Anne Frank's sapling.
(photo credit: GIL ZOHAR)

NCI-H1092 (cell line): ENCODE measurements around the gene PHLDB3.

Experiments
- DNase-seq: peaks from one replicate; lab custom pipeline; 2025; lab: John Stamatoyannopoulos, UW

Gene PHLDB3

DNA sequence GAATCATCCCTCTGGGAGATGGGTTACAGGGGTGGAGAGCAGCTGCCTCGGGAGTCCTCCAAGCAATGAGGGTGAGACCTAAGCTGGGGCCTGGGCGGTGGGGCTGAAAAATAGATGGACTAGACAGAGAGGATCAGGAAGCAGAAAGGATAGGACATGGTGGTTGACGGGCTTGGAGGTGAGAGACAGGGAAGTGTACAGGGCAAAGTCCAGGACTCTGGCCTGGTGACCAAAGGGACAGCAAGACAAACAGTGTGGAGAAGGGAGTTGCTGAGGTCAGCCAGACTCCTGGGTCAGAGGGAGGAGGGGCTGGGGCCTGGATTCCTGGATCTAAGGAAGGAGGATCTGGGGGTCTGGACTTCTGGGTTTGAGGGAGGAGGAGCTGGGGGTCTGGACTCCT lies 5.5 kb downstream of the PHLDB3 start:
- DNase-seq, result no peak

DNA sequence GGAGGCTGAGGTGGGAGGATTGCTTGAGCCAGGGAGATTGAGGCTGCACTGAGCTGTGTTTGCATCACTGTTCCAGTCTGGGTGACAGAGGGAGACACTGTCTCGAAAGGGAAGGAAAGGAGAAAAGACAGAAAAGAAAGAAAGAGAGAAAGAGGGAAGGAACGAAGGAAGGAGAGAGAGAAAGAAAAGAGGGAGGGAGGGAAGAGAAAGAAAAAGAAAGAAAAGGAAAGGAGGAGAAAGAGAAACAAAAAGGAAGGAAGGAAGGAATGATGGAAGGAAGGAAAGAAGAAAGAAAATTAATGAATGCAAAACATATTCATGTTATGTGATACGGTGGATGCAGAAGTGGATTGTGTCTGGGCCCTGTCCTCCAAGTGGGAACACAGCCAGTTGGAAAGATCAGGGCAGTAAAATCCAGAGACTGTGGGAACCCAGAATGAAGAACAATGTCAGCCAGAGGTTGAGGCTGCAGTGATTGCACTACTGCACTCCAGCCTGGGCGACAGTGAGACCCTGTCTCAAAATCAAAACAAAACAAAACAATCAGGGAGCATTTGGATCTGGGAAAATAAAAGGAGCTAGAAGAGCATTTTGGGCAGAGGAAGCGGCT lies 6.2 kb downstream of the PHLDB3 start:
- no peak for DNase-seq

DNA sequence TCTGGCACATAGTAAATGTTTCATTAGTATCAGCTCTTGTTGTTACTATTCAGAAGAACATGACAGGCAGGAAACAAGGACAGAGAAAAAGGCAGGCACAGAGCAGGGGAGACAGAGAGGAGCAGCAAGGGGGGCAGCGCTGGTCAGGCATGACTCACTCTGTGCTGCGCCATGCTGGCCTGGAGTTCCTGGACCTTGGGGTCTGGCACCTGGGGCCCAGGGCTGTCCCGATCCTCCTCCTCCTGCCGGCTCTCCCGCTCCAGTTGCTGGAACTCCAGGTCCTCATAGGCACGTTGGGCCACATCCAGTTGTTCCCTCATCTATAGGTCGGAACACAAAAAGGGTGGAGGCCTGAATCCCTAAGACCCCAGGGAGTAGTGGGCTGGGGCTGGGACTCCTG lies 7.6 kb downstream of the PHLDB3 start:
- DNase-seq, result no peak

Jerusalem and its environs have many historic trees, including the grove of gnarled olives in the Garden of Gethsemane – under which Jesus may have sheltered two millennia ago. But now the Holy City has a new contender – a sapling seeded by Anne Frank’s white horse-chestnut tree in Amsterdam, which is growing at Yad Vashem near its International Institute for Holocaust Research.For more than two years until her arrest on August 4, 1944, Frank hid in her family’s secret annex at 263-265 Prinsengracht. Through a window in the attic that was not blacked out, she admired the majestic chestnut tree, planted around 1850, that stood in the courtyard of a neighboring residential block at 188 Keizersgracht, just north of the landmark Westerkerk. The tree was her only connection to the outside world and the changing seasons. Frank wrote about the tree three times in her famed diary. On the last occasion, on May 13, 1944, she observed: “Our chestnut tree is in full bloom. It’s covered with leaves and is even more beautiful than last year.” A month earlier, on April 18, she wrote: “April is glorious, not too hot and not too cold, with occasional light showers. Our chestnut tree is in leaf, and here and there you can already see a few small blossoms.”